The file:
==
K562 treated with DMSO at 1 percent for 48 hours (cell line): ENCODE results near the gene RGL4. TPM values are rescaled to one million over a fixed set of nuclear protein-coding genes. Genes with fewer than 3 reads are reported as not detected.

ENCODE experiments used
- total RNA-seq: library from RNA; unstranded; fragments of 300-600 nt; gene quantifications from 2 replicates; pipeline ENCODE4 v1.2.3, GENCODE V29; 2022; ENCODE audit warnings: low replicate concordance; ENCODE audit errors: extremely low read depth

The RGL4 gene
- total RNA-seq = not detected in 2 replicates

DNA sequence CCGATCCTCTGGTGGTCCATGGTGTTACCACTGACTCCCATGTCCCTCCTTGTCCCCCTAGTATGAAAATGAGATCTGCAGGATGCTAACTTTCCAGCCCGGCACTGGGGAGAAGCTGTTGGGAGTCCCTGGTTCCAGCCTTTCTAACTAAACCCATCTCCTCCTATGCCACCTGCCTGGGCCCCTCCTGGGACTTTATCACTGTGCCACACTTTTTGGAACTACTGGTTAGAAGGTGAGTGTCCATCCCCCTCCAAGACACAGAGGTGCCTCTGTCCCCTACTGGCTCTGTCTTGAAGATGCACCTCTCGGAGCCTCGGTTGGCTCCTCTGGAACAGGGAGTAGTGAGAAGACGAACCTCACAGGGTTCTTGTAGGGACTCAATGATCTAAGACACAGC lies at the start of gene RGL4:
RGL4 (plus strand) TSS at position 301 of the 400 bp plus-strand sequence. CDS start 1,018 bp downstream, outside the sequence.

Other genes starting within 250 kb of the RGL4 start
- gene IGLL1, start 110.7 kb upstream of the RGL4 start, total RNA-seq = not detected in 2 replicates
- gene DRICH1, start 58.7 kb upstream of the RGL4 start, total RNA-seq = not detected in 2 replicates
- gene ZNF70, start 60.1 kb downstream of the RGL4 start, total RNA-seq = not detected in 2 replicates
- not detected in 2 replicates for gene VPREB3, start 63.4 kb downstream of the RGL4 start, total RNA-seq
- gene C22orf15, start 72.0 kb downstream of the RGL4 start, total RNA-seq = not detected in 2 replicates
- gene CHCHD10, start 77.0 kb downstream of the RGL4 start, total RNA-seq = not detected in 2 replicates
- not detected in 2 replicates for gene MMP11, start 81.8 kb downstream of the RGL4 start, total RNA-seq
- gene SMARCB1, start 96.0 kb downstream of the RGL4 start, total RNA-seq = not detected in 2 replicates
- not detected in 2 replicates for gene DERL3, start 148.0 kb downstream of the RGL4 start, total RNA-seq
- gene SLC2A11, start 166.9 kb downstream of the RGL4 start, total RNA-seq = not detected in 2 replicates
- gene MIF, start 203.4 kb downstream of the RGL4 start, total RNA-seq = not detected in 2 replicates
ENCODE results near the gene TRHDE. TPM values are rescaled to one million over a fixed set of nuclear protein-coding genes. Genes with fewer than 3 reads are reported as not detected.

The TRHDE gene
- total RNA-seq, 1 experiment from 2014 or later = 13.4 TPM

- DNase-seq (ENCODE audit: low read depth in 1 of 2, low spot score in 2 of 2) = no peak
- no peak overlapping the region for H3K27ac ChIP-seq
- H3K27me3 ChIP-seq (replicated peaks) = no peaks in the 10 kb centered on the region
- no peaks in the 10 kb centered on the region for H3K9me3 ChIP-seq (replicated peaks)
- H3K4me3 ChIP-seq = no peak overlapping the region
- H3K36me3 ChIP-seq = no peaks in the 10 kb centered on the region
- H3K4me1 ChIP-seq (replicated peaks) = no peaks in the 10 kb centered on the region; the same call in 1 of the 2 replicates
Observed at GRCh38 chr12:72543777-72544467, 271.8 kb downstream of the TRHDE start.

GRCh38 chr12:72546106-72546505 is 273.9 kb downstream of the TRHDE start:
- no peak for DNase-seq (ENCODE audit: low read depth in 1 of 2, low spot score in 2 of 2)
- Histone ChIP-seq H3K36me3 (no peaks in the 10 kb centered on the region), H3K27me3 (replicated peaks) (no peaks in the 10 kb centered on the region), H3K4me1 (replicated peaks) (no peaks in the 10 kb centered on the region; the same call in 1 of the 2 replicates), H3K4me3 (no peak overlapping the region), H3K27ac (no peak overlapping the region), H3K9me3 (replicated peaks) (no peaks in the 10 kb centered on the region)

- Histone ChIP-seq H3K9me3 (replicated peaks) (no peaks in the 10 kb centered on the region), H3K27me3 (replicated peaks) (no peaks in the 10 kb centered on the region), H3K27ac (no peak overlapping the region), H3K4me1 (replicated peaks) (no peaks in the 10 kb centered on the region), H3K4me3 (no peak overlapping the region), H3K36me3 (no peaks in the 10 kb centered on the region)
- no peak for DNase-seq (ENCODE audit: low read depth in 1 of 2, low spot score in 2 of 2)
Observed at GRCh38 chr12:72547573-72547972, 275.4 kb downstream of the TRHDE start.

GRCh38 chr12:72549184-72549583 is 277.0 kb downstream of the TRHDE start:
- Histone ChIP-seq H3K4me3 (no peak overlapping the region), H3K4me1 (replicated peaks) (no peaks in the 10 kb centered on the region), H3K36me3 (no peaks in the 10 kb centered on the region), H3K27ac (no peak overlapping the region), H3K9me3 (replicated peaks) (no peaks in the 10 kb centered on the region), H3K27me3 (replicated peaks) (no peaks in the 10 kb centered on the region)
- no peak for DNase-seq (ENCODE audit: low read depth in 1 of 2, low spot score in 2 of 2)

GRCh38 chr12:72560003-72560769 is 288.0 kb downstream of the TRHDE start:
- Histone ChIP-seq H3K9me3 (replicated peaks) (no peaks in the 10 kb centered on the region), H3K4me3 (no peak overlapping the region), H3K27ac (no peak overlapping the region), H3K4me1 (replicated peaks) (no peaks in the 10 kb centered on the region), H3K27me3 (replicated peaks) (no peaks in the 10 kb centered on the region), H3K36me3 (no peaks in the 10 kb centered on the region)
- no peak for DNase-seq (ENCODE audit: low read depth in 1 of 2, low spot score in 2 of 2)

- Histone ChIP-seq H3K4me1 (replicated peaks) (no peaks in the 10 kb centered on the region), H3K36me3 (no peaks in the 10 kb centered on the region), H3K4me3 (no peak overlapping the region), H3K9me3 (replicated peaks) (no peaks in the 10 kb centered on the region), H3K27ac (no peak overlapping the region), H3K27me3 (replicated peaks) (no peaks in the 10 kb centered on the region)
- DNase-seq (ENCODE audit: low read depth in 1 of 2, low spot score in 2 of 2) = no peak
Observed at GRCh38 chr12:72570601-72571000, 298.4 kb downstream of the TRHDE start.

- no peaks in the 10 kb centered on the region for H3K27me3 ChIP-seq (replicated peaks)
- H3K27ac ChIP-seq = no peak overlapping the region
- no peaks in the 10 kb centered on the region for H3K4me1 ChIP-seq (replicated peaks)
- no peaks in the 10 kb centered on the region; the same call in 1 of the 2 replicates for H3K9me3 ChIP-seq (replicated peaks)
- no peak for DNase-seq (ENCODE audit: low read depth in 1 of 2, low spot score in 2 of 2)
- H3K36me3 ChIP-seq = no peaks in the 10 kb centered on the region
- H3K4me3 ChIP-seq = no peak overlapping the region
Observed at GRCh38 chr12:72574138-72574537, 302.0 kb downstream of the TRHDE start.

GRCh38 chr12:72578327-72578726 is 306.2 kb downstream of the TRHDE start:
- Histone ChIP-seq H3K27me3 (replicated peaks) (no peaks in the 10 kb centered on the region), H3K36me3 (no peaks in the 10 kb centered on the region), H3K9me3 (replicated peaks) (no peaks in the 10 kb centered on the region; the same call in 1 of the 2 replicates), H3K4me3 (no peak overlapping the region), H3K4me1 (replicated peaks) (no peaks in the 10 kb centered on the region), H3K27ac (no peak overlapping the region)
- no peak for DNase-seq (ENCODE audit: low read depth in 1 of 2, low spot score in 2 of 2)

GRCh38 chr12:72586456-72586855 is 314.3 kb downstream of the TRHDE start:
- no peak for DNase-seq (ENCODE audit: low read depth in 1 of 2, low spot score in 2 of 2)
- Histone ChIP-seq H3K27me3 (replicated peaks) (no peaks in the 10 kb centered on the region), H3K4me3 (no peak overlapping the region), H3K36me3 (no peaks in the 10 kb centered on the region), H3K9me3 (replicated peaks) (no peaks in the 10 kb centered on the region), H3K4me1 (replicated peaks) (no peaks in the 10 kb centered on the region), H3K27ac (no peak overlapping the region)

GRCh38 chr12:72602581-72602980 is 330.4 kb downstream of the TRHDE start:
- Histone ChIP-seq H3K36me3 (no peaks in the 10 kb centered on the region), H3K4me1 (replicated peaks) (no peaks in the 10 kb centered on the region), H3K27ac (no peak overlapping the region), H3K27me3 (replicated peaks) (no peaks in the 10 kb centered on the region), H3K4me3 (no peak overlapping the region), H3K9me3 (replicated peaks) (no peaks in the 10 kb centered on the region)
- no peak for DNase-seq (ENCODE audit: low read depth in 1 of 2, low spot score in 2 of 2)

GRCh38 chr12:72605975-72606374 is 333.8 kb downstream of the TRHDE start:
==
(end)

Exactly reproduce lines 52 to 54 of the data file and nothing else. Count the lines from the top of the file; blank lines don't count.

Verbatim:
- H3K4me3 ChIP-seq = no peak overlapping the region
Observed at GRCh38 chr12:72574138-72574537, 302.0 kb downstream of the TRHDE start.

GRCh38 chr12:72578327-72578726 is 306.2 kb downstream of the TRHDE start: